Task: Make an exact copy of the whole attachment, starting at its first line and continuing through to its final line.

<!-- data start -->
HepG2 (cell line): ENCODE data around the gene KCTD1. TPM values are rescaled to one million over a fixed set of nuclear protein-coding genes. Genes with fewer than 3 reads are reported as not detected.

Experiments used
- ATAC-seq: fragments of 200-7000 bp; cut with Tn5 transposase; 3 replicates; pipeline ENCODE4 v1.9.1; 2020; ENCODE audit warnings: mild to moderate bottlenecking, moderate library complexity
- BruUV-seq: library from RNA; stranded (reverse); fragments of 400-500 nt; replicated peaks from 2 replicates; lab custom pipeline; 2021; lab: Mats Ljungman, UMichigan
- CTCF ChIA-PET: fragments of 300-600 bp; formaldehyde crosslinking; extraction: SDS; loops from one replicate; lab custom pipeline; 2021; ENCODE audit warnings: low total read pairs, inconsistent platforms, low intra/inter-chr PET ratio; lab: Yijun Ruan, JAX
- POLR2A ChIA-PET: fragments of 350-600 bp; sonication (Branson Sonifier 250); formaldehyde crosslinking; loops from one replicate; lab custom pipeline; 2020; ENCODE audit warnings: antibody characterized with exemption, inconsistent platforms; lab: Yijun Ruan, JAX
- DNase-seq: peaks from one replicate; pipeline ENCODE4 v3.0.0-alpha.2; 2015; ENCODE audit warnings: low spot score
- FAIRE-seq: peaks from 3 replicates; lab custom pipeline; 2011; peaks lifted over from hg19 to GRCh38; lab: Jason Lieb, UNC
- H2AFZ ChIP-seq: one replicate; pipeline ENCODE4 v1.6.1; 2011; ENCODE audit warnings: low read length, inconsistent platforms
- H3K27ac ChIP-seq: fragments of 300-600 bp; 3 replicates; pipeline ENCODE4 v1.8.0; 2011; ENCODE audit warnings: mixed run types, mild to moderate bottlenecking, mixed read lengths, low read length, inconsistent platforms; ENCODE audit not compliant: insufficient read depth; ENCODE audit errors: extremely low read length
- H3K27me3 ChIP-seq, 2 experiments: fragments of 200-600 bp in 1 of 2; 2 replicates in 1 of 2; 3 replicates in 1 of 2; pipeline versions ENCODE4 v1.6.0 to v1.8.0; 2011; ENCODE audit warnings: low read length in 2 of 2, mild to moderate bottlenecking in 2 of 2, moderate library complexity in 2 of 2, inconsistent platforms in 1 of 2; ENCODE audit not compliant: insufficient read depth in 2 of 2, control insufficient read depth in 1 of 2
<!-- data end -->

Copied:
HepG2 (cell line): ENCODE data around the gene KCTD1. TPM values are rescaled to one million over a fixed set of nuclear protein-coding genes. Genes with fewer than 3 reads are reported as not detected.

Experiments used
- ATAC-seq: fragments of 200-7000 bp; cut with Tn5 transposase; 3 replicates; pipeline ENCODE4 v1.9.1; 2020; ENCODE audit warnings: mild to moderate bottlenecking, moderate library complexity
- BruUV-seq: library from RNA; stranded (reverse); fragments of 400-500 nt; replicated peaks from 2 replicates; lab custom pipeline; 2021; lab: Mats Ljungman, UMichigan
- CTCF ChIA-PET: fragments of 300-600 bp; formaldehyde crosslinking; extraction: SDS; loops from one replicate; lab custom pipeline; 2021; ENCODE audit warnings: low total read pairs, inconsistent platforms, low intra/inter-chr PET ratio; lab: Yijun Ruan, JAX
- POLR2A ChIA-PET: fragments of 350-600 bp; sonication (Branson Sonifier 250); formaldehyde crosslinking; loops from one replicate; lab custom pipeline; 2020; ENCODE audit warnings: antibody characterized with exemption, inconsistent platforms; lab: Yijun Ruan, JAX
- DNase-seq: peaks from one replicate; pipeline ENCODE4 v3.0.0-alpha.2; 2015; ENCODE audit warnings: low spot score
- FAIRE-seq: peaks from 3 replicates; lab custom pipeline; 2011; peaks lifted over from hg19 to GRCh38; lab: Jason Lieb, UNC
- H2AFZ ChIP-seq: one replicate; pipeline ENCODE4 v1.6.1; 2011; ENCODE audit warnings: low read length, inconsistent platforms
- H3K27ac ChIP-seq: fragments of 300-600 bp; 3 replicates; pipeline ENCODE4 v1.8.0; 2011; ENCODE audit warnings: mixed run types, mild to moderate bottlenecking, mixed read lengths, low read length, inconsistent platforms; ENCODE audit not compliant: insufficient read depth; ENCODE audit errors: extremely low read length
- H3K27me3 ChIP-seq, 2 experiments: fragments of 200-600 bp in 1 of 2; 2 replicates in 1 of 2; 3 replicates in 1 of 2; pipeline versions ENCODE4 v1.6.0 to v1.8.0; 2011; ENCODE audit warnings: low read length in 2 of 2, mild to moderate bottlenecking in 2 of 2, moderate library complexity in 2 of 2, inconsistent platforms in 1 of 2; ENCODE audit not compliant: insufficient read depth in 2 of 2, control insufficient read depth in 1 of 2